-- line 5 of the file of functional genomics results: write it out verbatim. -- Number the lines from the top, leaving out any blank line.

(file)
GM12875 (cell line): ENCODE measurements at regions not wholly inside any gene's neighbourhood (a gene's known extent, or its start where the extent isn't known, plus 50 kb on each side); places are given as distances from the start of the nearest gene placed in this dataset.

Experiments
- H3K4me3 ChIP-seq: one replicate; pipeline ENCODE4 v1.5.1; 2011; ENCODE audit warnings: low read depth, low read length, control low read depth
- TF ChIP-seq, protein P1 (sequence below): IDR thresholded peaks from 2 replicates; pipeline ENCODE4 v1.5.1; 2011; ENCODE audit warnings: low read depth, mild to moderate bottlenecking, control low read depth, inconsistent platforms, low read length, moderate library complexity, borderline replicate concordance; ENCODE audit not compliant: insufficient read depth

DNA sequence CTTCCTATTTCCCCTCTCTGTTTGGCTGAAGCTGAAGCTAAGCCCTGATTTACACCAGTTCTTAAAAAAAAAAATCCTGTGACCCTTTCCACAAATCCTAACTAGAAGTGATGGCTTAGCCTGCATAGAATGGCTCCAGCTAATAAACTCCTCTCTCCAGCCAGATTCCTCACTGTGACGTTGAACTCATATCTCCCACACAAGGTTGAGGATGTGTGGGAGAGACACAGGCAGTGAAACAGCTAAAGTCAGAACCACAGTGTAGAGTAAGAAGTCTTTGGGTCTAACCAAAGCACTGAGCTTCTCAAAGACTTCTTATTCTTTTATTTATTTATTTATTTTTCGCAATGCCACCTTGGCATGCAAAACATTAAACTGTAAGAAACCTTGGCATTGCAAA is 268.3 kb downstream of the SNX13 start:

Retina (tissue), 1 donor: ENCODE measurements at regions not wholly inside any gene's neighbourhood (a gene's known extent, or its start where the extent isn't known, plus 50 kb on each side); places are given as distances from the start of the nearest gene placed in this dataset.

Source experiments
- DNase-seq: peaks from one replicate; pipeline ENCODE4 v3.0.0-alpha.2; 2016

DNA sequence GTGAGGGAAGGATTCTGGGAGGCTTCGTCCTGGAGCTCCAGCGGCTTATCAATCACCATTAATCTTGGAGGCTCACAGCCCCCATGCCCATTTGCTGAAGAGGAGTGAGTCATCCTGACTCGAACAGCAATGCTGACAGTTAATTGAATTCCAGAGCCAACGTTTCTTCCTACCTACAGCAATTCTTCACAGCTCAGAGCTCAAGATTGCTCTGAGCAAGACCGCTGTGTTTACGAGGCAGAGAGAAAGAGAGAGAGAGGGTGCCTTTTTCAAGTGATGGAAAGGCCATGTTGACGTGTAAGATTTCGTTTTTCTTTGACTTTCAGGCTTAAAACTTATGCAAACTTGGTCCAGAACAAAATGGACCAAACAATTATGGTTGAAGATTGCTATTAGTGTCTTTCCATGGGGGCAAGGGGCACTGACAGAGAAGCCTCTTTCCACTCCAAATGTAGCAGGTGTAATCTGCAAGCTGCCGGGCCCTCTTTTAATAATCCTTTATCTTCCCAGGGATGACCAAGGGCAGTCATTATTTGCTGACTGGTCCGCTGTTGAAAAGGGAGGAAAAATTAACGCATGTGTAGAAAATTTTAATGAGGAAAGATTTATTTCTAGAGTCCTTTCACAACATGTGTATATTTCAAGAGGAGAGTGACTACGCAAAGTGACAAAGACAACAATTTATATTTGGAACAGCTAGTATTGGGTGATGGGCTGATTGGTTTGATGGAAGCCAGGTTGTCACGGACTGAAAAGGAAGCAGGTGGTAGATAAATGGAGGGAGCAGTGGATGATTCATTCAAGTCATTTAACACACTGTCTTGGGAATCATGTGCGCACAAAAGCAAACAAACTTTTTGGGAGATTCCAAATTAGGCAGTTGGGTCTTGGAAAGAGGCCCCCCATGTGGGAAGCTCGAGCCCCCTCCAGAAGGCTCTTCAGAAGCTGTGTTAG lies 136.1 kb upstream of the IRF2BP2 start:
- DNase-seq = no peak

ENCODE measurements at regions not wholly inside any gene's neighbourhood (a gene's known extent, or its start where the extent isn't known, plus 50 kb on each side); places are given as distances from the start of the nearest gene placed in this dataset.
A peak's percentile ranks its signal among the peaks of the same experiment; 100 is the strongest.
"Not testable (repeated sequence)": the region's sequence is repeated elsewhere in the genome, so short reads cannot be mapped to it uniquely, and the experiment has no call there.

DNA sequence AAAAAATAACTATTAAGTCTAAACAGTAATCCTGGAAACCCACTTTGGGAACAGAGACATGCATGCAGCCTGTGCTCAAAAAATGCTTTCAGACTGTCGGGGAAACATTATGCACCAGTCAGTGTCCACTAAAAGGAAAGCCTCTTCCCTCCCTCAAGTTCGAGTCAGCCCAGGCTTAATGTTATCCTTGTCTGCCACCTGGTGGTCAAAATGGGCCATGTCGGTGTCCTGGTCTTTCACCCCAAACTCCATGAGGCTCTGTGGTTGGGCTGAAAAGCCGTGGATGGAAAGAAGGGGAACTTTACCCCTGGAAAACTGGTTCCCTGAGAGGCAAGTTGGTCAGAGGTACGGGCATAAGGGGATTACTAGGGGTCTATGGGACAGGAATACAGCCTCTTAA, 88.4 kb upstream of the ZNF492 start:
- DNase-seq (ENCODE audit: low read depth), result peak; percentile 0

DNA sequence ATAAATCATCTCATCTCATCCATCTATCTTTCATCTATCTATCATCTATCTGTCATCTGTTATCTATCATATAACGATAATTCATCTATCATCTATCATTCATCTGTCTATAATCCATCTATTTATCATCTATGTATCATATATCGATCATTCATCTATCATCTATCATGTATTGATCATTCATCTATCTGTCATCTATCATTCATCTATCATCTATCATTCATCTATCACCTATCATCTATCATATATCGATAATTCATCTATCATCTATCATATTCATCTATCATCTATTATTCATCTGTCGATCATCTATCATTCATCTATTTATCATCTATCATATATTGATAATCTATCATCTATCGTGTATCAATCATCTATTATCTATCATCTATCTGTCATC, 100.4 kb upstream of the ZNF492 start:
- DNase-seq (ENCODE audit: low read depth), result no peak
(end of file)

DNA sequence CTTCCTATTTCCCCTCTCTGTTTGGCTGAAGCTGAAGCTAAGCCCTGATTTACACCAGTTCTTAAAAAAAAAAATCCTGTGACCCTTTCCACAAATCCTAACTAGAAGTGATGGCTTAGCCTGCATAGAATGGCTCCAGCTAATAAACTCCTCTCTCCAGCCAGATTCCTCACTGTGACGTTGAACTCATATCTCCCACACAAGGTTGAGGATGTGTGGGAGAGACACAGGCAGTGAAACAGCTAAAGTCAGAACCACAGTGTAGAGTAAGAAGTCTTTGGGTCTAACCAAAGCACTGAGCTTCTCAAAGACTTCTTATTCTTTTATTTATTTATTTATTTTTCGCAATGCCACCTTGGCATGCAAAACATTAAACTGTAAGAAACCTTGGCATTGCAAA is 268.3 kb downstream of the SNX13 start: